FOOD

How To Form Healthy Eating Habits

In seven simple steps.

14/09/2017 11:20 AM AEST | Updated 14/09/2017 11:26 AM AEST
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Raise your hand if you've tried to overhaul your diet and eat healthy food, only to return to your evening block of chocolate and ice cream a few days later.

You're not alone. Breaking habits and setting new, healthy ones can be difficult. But not impossible.

"For many people, they have been stuck in their not-so-healthy eating habits for a while, so when they do start to try and eat more healthily it can be very easy to revert back to their old ways," Alexandra Parker, accredited practising dietitian of The Biting Truth, told HuffPost Australia.

"It's especially difficult in a world where food (especially the not-so-healthy food) is so readily available."

Forming healthy habits is all about slowing down (that's right, no juice cleanses or 'tea detoxes'), taking small steps and planning well.

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Here are seven tips on how to form healthy eating habits.

1. Set small goals and make gradual changes

While it's tempting to do a juice cleanse or detox which promises quick weight loss, these won't address current unhealthy eating habits and, more often than not, result in re-gaining the (water) weight lost.

"These days everyone is looking for a quick fix to weight loss, whereas changing habits that will stick around for the long-term takes time," Anna Debenham, accredited practising dietitian of The Biting Truth, told HuffPost Australia.

"Set yourself small goals and make gradual changes to your diet. It's safe to assume that you'll find it difficult to stick to your healthy diet if you go from regularly eating french fries to strictly salads in one day."

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Slowly include more healthy meals into your day, and make your junk food favourites more nutritious.

2. Slow down and be mindful

In the course of our busy days, we often overlook mindful eating -- which actually plays a huge part in healthy eating. And it's super easy to do. Simply sit down without distractions while you're eating (that means, emails, Instagram, Facebook or TV), tune into the eating process and savour every bite.

"Our brain and our gut are in constant communication, so if your brain is distracted while you're eating, you might not get the memo that you're full and are more likely to overeat," Debenham said.

3. Use smaller bowls, plates and utensils

With huge takeaway and restaurant portions a norm today, it's tricky to know what a healthy portion of food is, but there's a simple trick: manage your portions by swapping to smaller bowls, plates and utensils.

"Research shows that we struggle to leave vacant space on our plate, so make things easier for yourself and downsize," Parker explained.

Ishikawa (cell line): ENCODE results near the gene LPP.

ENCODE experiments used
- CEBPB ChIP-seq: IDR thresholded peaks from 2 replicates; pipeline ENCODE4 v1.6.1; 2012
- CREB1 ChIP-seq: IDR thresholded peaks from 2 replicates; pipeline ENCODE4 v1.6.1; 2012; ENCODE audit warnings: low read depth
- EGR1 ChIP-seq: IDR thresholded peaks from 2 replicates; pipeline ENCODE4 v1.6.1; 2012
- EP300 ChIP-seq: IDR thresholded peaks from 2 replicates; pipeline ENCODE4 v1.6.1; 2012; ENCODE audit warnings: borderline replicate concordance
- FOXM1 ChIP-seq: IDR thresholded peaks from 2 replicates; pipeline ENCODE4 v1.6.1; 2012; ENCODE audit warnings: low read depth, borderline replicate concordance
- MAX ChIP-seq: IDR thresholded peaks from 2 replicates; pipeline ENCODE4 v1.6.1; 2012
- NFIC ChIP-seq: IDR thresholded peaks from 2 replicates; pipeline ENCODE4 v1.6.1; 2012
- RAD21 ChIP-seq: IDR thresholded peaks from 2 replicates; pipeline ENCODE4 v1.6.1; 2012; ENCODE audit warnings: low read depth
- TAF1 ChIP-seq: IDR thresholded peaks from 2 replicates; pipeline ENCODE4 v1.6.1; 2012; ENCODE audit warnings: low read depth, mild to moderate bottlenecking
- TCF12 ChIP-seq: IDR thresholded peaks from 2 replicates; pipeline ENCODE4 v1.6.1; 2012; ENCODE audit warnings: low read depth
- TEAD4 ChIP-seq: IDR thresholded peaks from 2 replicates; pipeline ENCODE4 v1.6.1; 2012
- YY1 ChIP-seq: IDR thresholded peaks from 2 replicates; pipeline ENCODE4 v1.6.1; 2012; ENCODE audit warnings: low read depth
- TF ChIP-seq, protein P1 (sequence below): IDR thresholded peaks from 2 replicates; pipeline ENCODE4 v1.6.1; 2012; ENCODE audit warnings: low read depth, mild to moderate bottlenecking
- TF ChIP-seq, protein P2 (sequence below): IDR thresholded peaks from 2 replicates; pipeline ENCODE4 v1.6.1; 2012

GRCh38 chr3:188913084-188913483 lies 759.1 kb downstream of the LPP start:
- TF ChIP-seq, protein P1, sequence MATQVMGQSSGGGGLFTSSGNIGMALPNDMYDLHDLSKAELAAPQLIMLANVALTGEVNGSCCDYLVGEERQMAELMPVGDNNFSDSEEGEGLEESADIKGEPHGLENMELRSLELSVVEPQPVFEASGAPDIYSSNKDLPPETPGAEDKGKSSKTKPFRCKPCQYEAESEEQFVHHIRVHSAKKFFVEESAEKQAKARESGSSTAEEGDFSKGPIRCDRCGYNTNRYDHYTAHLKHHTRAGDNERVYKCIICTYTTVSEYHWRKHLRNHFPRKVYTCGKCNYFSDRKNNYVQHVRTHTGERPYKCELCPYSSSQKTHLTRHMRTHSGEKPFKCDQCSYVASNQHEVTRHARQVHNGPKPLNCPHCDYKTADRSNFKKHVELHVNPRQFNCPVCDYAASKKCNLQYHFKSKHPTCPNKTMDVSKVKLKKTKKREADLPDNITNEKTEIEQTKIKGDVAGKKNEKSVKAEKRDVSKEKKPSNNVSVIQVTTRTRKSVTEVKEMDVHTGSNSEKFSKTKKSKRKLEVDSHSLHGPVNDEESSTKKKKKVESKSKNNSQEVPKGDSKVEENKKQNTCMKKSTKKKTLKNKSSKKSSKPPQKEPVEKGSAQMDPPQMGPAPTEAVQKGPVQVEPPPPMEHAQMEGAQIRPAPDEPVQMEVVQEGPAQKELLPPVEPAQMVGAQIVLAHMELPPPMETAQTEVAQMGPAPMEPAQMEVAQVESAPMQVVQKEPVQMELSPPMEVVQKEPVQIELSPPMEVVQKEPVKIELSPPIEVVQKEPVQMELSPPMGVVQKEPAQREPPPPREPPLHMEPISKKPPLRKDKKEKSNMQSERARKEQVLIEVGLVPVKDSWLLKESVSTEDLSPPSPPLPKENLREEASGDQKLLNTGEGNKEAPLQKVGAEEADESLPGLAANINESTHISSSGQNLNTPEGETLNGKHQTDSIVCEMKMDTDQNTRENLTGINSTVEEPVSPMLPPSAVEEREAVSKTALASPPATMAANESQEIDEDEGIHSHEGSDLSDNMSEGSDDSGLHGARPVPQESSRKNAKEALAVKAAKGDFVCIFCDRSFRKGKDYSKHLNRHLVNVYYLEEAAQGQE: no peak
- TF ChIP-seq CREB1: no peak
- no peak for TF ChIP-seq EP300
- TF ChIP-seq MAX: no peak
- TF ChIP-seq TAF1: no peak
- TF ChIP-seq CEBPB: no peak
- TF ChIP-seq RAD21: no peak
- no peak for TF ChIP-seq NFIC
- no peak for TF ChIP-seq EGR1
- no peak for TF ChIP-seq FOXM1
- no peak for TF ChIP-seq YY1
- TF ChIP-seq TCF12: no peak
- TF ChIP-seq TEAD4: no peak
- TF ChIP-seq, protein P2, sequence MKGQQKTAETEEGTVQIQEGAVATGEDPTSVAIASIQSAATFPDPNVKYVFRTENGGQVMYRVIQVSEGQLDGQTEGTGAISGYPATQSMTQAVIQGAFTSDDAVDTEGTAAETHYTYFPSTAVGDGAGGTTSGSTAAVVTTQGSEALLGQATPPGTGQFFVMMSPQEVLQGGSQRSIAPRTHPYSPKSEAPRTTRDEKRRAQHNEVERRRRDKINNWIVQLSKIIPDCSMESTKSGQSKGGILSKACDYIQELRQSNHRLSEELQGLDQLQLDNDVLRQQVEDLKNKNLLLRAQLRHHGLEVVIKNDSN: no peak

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Give this method a go by using a smaller bowl and spoon for brekkie.

4. Snack healthy

Much of the time, snacking is what makes or breaks a healthy diet -- too large and it becomes a meal, too little and you make up for it later and overeat.

Parker recommends keeping these healthy snacks in your pantry, bag or at work: veggie sticks with hummus, natural yoghurt with berries, a handful of unsalted nuts, fruit, and whole grain crackers with cheese or natural peanut butter.

Need more snack ideas? Try these filling snacks under 150 calories.

5. Plan, prepare and surround yourself with healthy food

We've heard the adage before: 'If you fail to plan, you plan to fail'. To help you plan, prepare and stick to your healthy habits, Debenham recommends treating healthy eating as you do work or household chores.

"Take the time to stock the pantry with the right foods and prepare meals in advance. Sit down, plan your meals for the week, make a list of the relevant ingredients and stick to it when you get to the supermarket."

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Head to the farmers' markets for food -- better produce and less junk food temptation.

6. Ditch the diet

As we know, when we follow strict diets (that is, when we dramatically decrease energy intake), this can 'shock' the body, reducing metabolism and increasing hunger. Setting strict rules about what you can and can't eat can also affect mood, sleep, fertility and overall health, Parker explained.

"Rather than cutting out whole food groups or denying yourself your favourite foods, focus on cooking fresh, colourful and tasty meals," Parker said.

7. Don't skip breakfast

It seems logical to forgo breakfast in an attempt to cut calories or carbs, but this can do more harm than good.

"Breakfast eaters are less likely to be overweight or obese and are more likely to meet their vitamin and mineral requirements compared to those that don't," Debenham said.

Need healthy breakfast ideas? Try eggs and avocado on whole grain toast, low-sugar muesli with yoghurt and fruit, or natural peanut butter and banana on whole grain toast.

"Eating a healthy, balanced breakfast means you're less likely to eat high-energy, processed foods throughout the day."

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